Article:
The shares of defense and aerospace companies traded close to record highs Wednesday, as a Western alliance carried out airstrikes in Syria against the Islamic State in retaliation for the Paris terror attacks.
Shares in defense firms have risen steadily so far this year, with analysts expecting continued demand as governments look set to step up attacks on ISIS.
Shares in fighter jet maker Lockheed Martin traded higher shortly after market open Wednesday, having peaked at an all-time intraday high of $225.11 per share on Tuesday. The group has seen gains of over 15 percent so far this year
Weapons and military group Raytheon also gained following the attacks over the weekend, trading close to record highs Wednesday at around $123.
"While there are a number of variables that affect stocks and pricing, the recent terrorism spawned by the scourge of ISIL (Islamic State) means that governments are looking to build up their armoury and weaponry to take on rogue entities like this," Chief analyst at StrategicAero Research, Saj Ahmad told CNBC.
"And until (ISIS) is defeated, interest in defense and, by extension, defense stocks will rise."
On Monday the U.S. State Department approved the sale of $1.29 billion in smart bombs to Saudi Arabia, which it needs to help boost supplies that were used in airstrikes against ISIS and in its battle against insurgents in Yemen, according to the Pentagon.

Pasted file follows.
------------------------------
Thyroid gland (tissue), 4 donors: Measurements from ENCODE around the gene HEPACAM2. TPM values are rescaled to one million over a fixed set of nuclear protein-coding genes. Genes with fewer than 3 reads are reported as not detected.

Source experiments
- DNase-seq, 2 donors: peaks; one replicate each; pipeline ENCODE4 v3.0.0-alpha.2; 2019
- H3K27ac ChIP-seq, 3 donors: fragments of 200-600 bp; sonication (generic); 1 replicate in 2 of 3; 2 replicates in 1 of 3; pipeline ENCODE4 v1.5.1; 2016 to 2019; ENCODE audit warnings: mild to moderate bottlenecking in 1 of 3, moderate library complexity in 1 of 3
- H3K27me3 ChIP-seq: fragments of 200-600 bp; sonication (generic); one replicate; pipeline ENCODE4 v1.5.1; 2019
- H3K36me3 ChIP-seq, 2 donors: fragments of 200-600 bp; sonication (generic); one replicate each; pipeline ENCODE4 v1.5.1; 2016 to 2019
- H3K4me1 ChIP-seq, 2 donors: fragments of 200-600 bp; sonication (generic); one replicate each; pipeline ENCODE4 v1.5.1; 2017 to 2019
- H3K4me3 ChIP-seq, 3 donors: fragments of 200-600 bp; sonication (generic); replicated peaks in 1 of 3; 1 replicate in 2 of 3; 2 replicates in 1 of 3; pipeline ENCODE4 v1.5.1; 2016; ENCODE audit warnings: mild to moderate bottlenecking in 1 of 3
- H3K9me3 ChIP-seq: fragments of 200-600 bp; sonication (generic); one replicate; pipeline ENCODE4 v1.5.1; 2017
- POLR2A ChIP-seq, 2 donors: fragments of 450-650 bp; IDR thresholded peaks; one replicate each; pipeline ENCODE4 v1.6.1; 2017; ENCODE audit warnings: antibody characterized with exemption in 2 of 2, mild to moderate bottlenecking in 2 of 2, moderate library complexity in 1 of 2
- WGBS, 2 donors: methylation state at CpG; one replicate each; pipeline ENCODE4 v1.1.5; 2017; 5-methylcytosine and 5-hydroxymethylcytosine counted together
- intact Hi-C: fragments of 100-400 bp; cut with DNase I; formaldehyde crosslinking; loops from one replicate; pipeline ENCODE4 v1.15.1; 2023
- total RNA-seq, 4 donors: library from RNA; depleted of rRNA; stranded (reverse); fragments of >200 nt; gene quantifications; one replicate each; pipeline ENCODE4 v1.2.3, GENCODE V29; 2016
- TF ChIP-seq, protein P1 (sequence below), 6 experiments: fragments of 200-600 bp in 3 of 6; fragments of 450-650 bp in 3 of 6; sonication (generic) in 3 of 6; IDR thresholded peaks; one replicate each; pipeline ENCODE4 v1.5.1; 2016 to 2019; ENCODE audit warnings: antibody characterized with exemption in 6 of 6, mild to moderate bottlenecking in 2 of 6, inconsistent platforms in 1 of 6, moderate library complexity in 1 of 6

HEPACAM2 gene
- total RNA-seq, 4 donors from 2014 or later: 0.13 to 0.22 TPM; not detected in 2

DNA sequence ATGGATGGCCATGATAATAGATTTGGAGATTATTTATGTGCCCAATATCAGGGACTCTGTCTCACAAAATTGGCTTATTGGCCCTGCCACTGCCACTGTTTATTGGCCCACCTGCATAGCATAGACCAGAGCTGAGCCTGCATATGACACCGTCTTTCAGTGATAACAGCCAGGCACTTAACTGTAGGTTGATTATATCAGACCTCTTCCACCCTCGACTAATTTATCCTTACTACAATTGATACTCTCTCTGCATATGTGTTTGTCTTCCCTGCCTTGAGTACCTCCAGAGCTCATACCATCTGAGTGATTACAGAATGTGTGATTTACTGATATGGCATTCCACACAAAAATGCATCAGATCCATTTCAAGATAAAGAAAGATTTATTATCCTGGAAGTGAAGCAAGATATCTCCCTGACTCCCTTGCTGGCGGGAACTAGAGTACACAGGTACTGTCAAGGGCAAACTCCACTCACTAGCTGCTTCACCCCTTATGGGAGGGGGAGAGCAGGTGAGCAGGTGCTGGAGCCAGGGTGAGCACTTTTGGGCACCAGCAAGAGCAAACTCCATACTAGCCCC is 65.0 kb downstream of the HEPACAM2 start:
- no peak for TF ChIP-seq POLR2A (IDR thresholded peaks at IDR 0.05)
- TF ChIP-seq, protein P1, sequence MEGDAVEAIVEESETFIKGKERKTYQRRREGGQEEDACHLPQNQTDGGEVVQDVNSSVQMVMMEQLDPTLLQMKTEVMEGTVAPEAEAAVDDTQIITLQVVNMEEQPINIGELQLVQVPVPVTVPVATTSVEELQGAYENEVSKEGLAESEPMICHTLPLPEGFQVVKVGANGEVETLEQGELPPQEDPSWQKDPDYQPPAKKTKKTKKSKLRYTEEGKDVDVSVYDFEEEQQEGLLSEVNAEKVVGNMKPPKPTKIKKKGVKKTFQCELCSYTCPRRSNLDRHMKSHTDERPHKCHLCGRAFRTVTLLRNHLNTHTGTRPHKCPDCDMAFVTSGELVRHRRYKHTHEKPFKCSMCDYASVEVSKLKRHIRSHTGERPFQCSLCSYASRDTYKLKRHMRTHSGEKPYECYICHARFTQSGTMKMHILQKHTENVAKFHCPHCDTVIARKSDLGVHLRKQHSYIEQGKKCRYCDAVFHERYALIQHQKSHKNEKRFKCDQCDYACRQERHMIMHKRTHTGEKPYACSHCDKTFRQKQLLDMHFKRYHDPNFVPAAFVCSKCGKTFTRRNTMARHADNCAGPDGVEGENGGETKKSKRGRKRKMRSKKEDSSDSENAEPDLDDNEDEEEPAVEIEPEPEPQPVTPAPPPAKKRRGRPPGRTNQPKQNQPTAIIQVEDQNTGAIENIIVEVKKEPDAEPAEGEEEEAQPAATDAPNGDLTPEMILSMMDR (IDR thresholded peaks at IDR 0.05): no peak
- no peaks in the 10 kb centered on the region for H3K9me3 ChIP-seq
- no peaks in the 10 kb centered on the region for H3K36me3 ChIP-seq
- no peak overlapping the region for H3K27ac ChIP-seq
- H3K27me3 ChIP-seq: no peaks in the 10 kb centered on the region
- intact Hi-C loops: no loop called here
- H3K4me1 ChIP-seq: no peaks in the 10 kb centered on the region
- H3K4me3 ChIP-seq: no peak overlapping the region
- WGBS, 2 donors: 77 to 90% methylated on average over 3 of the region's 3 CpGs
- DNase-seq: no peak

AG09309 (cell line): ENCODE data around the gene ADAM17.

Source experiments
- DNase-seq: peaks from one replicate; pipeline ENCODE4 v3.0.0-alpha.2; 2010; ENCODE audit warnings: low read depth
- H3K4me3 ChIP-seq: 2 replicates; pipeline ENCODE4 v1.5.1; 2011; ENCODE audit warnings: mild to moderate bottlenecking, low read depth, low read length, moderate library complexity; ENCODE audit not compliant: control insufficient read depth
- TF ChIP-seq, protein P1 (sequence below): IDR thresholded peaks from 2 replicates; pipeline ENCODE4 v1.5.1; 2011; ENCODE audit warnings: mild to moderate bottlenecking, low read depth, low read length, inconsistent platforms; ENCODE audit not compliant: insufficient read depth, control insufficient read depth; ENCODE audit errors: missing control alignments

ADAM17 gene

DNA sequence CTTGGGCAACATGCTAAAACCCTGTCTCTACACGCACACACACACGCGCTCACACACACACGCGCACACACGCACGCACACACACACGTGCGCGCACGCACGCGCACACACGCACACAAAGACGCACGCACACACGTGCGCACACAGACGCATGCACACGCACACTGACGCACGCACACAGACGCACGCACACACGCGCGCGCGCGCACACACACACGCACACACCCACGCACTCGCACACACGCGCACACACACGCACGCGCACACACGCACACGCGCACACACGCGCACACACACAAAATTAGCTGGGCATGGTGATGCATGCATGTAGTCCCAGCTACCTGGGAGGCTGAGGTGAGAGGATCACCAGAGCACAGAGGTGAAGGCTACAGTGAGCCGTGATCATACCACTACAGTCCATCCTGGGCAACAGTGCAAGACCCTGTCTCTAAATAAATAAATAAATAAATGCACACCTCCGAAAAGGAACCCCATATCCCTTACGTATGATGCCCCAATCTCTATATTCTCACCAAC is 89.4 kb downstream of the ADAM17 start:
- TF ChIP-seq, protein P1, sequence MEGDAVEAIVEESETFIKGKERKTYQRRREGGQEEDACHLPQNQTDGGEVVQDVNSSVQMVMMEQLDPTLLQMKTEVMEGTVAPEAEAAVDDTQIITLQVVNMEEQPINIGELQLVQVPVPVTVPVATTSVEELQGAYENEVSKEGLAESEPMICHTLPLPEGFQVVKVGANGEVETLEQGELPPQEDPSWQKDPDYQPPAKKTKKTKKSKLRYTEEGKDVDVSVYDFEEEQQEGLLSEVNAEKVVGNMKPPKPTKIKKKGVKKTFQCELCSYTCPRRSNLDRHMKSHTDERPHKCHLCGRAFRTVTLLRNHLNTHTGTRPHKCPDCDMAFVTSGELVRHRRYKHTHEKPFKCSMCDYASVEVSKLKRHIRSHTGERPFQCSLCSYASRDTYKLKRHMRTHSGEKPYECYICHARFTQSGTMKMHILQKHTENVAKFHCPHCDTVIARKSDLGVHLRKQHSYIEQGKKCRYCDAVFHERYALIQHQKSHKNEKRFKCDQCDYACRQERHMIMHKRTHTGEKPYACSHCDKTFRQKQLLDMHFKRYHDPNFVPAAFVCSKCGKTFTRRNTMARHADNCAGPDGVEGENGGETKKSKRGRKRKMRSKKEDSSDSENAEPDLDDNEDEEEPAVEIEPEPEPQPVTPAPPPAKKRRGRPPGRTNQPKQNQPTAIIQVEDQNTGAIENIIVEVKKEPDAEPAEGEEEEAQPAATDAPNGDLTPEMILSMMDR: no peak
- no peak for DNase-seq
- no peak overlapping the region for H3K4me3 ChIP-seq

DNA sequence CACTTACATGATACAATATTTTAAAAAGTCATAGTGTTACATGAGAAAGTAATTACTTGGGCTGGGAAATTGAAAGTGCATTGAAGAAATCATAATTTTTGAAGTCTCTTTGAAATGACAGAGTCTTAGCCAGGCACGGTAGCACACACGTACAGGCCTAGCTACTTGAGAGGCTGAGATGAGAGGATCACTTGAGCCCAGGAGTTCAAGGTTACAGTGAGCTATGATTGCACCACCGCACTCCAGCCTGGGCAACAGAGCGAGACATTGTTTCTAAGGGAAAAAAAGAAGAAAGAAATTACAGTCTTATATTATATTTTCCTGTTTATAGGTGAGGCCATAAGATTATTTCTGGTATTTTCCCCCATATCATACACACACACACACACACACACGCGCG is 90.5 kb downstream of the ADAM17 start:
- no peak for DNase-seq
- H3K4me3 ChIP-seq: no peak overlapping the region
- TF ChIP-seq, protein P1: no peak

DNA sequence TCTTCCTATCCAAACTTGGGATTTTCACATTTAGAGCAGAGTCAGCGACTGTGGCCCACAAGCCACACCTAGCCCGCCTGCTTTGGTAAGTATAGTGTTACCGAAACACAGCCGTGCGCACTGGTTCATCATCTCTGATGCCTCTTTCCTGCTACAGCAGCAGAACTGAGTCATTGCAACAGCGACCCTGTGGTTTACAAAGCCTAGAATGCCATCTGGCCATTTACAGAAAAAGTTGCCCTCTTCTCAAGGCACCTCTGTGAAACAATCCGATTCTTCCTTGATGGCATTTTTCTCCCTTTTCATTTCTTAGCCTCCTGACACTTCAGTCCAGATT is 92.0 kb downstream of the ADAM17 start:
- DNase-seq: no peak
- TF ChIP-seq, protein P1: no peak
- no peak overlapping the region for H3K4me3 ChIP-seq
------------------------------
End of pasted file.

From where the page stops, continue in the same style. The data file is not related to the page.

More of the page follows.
The proposed sale includes thousands of smart and general purpose bombs, the Pentagon's Defense Security Cooperation Agency (DSCA), said in a statement on Monday.
"Given the likely military operations that result from the Paris attack, and worsening tensions in the Middle East, there are few doubts that defense spending in the West and in export markets will continue to rise. One big driver behind investor sentiment is the need to replace precision guided munitions already expended in the various conflicts underway," vice president of analysis at Teal Group, Richard Aboulafia
Meanwhile in Europe, tensions are running high amid more security concerns following the Paris attacks on Friday which left 129 people dead.
On Wednesday morning seven people were arrested and at least two suspects died following a police raid in the Paris suburb of Saint-Denis.
Also on Wednesday, Air France said that two Paris-bound flights that had been diverted following anonymous threats had landed safely.
The European Union said it would show "full understanding" to governments boosting defense spending following the attacks in Paris, after French President Francois Hollande pledged a massive increase on funding for security and defense.
Defence cuts have been cancelled as far out as 2019 as the country prepares to step up its campaign to take on ISIS.
"I think it comes down to whether or not this is a one-off event. Attacks such as 9/11, London and Madrid, in the end were seen to be one-off events," Head of Multi Asset Strategy at NN Investment Partners, Valentijn van Nieuwenhuijzen, told CNBC Wednesday.
"It is possible that this may be some sort of continuous terrorist guerrilla war, and then things will really start to change and lasting corrections in all sectors, particularly tourism and airlines (will be) justified," he said.
Conversely, shares of some of Europe's largest travel and leisure firms have been under pressure this week following the attacks. Some investors fear the tragic events may have lasting implications for tourism in the region.